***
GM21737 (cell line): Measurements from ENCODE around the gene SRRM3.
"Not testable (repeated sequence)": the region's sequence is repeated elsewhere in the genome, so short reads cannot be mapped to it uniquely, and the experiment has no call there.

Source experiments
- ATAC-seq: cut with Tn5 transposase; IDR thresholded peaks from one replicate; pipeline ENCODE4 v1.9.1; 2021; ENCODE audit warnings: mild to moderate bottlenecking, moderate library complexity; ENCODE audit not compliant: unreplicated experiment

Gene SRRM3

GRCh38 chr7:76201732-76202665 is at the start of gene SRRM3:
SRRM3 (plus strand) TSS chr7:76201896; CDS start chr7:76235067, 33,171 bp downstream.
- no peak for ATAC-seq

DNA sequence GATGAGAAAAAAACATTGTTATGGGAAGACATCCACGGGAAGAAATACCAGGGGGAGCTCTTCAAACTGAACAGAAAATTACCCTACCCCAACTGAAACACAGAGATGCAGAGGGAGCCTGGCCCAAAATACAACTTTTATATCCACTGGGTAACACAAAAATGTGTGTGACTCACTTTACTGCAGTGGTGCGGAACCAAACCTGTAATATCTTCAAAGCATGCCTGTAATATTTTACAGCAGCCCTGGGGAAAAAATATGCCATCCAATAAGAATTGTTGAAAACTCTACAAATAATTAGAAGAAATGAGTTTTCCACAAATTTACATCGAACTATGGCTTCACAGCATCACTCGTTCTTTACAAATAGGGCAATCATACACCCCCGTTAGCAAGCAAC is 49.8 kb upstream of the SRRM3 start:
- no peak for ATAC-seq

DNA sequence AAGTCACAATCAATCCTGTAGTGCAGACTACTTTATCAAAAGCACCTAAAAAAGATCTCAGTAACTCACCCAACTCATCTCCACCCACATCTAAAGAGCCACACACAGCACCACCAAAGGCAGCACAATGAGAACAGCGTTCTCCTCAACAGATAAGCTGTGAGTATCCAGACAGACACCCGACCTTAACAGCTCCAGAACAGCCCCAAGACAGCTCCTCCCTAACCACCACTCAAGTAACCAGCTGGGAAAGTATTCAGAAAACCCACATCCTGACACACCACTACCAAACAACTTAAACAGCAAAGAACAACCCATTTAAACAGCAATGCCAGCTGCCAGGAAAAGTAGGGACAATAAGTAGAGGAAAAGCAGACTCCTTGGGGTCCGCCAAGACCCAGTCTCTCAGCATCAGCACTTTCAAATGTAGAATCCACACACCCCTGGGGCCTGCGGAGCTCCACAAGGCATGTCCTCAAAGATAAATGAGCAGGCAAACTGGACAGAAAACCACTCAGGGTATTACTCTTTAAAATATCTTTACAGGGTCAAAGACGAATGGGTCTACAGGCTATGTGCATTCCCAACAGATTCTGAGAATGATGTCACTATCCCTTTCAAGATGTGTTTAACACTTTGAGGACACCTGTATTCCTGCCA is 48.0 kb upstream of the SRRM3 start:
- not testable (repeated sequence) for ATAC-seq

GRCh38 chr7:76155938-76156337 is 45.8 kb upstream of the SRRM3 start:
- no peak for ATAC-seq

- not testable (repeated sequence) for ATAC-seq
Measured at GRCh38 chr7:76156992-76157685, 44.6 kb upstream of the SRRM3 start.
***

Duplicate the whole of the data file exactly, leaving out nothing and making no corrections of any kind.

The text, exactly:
GM21737 (cell line): Measurements from ENCODE around the gene SRRM3.
"Not testable (repeated sequence)": the region's sequence is repeated elsewhere in the genome, so short reads cannot be mapped to it uniquely, and the experiment has no call there.

Source experiments
- ATAC-seq: cut with Tn5 transposase; IDR thresholded peaks from one replicate; pipeline ENCODE4 v1.9.1; 2021; ENCODE audit warnings: mild to moderate bottlenecking, moderate library complexity; ENCODE audit not compliant: unreplicated experiment

Gene SRRM3

GRCh38 chr7:76201732-76202665 is at the start of gene SRRM3:
SRRM3 (plus strand) TSS chr7:76201896; CDS start chr7:76235067, 33,171 bp downstream.
- no peak for ATAC-seq

DNA sequence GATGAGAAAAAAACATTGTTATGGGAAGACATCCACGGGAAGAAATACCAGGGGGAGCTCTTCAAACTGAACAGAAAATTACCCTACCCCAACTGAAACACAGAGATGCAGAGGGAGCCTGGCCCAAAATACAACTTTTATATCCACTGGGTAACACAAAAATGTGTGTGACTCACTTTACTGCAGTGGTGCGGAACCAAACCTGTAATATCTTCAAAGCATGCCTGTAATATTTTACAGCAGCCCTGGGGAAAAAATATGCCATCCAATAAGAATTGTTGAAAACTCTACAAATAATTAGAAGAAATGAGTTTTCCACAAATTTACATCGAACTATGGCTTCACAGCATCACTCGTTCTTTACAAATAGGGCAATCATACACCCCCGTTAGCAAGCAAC is 49.8 kb upstream of the SRRM3 start:
- no peak for ATAC-seq

DNA sequence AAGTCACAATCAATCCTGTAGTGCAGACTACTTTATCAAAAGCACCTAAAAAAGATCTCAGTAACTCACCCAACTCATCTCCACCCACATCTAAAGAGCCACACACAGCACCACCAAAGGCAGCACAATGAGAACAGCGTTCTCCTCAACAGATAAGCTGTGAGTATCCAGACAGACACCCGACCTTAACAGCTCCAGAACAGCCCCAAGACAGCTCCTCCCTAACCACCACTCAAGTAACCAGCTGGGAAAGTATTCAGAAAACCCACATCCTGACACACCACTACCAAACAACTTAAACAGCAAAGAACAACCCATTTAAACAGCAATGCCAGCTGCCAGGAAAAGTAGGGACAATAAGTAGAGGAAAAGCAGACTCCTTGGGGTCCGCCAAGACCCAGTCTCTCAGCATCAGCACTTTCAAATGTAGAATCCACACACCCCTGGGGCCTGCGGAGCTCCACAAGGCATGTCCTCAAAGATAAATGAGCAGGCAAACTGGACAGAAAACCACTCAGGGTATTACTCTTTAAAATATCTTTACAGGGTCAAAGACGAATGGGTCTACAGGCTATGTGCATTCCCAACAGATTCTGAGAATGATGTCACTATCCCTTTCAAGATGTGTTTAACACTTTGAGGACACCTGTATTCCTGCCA is 48.0 kb upstream of the SRRM3 start:
- not testable (repeated sequence) for ATAC-seq

GRCh38 chr7:76155938-76156337 is 45.8 kb upstream of the SRRM3 start:
- no peak for ATAC-seq

- not testable (repeated sequence) for ATAC-seq
Measured at GRCh38 chr7:76156992-76157685, 44.6 kb upstream of the SRRM3 start.